Oscar Actors: Weisz, Rachel–Background, Career, Awards, Cumulative Advantage

Rachel Hannah Weisz (born March 7, 1970), the British-American actress is the recipient of several accolades, including an Academy Award, a Golden Globe Award, and a British Academy Film Award.

Weisz began acting in British stage and television in the early 1990s, and made her film debut in Death Machine (1994). She won a Critics’ Circle Theatre Award for her role in the 1994 revival of Noël Coward’s play “Design for Living.”

She appeared in the 1999 Donmar Warehouse production of Tennessee Williams’ drama “Suddenly, Last Summer.”

Breakthrough Role: The Mummy

Her film breakthrough came with her starring role as Evelyn Carnahan in the Hollywood action films “The Mummy” (1999) and “The Mummy Returns” (2001).

Weisz starred in several films of the 2000s, including “Enemy at the Gates” (2001), “About a Boy” (2002), “Constantine” (2005), “The Fountain” (2006), and “The Lovely Bones” (2009).

For her performance as a murdered activist in the 2005 thriller “The Constant Gardener,” she won the Best Supporting Actress Oscar.

For playing Blanche DuBois in a 2009 revival of “A Streetcar Named Desire,” she won the Laurence Olivier Award for Best Actress.

In the 2010s, Weisz continued to star in big-budget films such as the action film The Bourne Legacy (2012) and the fantasy film Oz the Great and Powerful (2013), and garnered critical acclaim for her performances in the independent films The Deep Blue Sea (2011) and The Favourite (2018).

For her portrayal of Sarah Churchill in The Favourite, she won the BAFTA Award for Best Actress in a Supporting Role and received a second Oscar nomination.

Marriage:
Weisz was engaged to filmmaker Darren Aronofsky from 2005 to 2010. She married actor Daniel Craig in 2011 and became a naturalised U.S. citizen the same year.

Weisz was born in Westminster, London, and grew up in Hampstead Garden Suburb. Her father, George Weisz is a Hungarian mechanical engineer, and her mother, Edith Ruth, was a teacher-turned-psychotherapist originally from Vienna. Her parents both emigrated to the UK as children around 1938, prior to the outbreak of World War II, in order to escape the Nazis.

George Weisz was from a Jewish family, Edith Weisz’s paternal ancestry was Austrian-Jewish; her maternal ancestry was Viennese. The scholar and social activist James Parkes helped her mother’s family to leave Austria for England. Weisz’s mother was raised in the Catholic church, and formally converted to Judaism upon marrying Weisz’s father. Weisz’s maternal grandfather was Alexander Teich, a Jewish activist who had been a secretary of the World Union of Jewish Students. Her younger sister, Minnie Weisz, is a visual artist.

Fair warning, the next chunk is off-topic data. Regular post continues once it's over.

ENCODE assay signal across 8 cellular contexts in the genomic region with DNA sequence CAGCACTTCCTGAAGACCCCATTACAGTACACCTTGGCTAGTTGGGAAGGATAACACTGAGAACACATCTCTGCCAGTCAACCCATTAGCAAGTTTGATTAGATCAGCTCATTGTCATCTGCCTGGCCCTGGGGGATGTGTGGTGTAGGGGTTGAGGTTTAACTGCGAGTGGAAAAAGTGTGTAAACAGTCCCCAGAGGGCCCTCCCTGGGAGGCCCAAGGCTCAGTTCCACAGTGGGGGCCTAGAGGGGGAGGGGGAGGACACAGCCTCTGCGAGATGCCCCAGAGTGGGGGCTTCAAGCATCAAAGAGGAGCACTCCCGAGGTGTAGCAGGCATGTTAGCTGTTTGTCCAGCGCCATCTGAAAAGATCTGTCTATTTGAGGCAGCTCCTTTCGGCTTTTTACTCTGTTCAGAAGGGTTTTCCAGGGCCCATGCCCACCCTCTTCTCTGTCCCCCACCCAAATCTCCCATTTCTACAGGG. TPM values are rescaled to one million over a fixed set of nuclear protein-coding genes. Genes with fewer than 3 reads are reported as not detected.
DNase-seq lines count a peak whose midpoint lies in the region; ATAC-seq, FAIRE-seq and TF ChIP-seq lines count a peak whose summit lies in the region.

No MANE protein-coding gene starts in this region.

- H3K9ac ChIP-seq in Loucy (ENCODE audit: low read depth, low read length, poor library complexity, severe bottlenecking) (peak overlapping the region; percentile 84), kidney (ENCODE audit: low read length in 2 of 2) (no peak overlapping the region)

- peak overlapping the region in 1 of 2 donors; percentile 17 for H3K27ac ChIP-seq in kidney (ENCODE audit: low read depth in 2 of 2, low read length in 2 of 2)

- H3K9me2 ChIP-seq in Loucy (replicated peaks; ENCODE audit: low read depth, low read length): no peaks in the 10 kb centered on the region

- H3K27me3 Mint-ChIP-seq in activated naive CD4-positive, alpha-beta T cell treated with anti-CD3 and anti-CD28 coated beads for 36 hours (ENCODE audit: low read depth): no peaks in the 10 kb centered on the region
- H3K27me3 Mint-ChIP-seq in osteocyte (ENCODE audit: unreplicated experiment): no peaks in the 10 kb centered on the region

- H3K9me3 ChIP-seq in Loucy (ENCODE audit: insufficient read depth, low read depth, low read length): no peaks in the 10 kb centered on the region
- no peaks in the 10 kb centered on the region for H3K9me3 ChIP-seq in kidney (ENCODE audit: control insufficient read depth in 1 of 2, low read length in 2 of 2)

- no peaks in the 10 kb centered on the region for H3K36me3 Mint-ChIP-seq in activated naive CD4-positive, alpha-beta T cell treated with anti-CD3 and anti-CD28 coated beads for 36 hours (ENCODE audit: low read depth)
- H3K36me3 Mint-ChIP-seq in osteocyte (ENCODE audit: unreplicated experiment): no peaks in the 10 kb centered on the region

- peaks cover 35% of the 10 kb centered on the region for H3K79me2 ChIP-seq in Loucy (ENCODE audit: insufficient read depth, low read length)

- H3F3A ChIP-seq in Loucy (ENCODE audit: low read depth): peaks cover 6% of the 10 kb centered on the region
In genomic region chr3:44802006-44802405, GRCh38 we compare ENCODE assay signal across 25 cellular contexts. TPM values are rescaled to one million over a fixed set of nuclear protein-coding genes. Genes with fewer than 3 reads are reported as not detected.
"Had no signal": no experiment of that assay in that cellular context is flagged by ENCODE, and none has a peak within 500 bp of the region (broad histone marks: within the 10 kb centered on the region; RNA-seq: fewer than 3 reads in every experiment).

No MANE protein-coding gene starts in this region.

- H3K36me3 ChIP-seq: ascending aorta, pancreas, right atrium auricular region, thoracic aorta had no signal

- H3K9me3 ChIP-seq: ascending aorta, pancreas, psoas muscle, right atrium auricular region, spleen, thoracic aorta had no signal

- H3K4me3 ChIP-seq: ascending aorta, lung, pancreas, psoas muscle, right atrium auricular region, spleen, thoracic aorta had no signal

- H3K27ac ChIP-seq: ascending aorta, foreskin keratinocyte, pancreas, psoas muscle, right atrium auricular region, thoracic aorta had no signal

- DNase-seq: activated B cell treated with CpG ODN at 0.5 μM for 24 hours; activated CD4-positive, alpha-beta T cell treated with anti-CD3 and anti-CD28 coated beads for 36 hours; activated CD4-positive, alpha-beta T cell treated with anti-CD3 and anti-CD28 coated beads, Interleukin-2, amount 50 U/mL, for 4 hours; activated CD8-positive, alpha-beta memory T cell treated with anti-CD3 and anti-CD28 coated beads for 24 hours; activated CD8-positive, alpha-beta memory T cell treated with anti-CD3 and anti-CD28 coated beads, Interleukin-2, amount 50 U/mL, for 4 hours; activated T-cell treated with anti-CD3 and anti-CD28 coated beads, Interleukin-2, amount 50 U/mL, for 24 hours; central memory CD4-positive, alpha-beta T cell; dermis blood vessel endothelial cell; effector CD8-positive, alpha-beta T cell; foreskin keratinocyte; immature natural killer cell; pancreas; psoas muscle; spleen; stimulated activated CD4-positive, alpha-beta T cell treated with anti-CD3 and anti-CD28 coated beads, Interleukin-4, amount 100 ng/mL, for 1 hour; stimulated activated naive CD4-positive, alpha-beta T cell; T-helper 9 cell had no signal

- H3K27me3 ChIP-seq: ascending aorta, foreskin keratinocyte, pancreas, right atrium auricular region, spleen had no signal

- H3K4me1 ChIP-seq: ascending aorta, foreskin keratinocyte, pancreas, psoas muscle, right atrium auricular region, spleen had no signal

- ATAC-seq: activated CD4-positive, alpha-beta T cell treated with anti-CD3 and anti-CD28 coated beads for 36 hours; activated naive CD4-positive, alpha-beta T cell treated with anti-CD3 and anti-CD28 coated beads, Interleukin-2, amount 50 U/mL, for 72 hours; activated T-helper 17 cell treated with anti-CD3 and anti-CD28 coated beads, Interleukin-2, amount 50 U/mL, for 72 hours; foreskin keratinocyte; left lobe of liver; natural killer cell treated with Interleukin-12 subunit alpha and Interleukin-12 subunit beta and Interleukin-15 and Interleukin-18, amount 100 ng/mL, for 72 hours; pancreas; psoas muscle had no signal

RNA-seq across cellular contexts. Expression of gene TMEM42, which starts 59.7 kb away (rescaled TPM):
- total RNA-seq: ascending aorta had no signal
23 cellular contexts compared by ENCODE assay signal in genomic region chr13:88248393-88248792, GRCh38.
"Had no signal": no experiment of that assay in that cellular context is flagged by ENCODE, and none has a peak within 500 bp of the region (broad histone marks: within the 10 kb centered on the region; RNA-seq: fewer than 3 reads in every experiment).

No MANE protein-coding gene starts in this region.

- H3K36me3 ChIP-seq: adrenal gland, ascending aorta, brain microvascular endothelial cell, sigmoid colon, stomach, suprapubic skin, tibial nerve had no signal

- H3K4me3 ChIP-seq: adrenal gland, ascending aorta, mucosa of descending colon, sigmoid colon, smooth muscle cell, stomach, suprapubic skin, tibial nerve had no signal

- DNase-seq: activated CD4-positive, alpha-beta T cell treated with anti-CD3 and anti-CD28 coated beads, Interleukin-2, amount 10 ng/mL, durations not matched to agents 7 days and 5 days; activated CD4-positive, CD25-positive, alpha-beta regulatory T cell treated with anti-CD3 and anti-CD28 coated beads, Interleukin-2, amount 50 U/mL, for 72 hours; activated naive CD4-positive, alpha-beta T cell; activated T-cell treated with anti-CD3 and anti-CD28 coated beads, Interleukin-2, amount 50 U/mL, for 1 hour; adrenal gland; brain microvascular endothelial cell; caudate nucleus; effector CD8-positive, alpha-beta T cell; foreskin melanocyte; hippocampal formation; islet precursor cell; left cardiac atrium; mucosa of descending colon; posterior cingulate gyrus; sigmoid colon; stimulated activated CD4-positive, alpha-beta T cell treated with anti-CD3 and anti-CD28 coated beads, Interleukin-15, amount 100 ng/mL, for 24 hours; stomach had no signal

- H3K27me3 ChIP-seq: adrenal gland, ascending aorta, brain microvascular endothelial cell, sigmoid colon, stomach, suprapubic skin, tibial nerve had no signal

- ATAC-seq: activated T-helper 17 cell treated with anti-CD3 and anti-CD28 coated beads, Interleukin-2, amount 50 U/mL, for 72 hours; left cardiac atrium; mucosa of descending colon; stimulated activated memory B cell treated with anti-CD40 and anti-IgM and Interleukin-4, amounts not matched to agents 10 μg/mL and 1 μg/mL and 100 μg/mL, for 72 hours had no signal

Weisz’s parents valued the arts and encouraged their children to form opinions of their own by engaging their participation in family debates. Weisz left North London Collegiate School and attended Benenden School for one year, completing A-levels at St Paul’s Girls School.

Modelling at 14

Known for being a so-called “English rose,” Weisz began modelling at the age of 14.

In 1984, she gained public attention when she turned down an offer to star in King David with Richard Gere.

Weisz went to Trinity Hall, Cambridge, where she read English. She graduated with upper second-class honors. During her university years she was a contemporary of Sacha Baron Cohen, Alexander Armstrong, Sue Perkins, Mel Giedroyc, Richard Osman, and Ben Miller (whom she briefly dated).

She appeared in various student dramatic productions, co-founding a student drama group called Cambridge Talking Tongues. The group won a Guardian Student Drama Award at the 1991 Edinburgh Festival Fringe for an improvised piece called “Slight Possession,” directed by David Farr.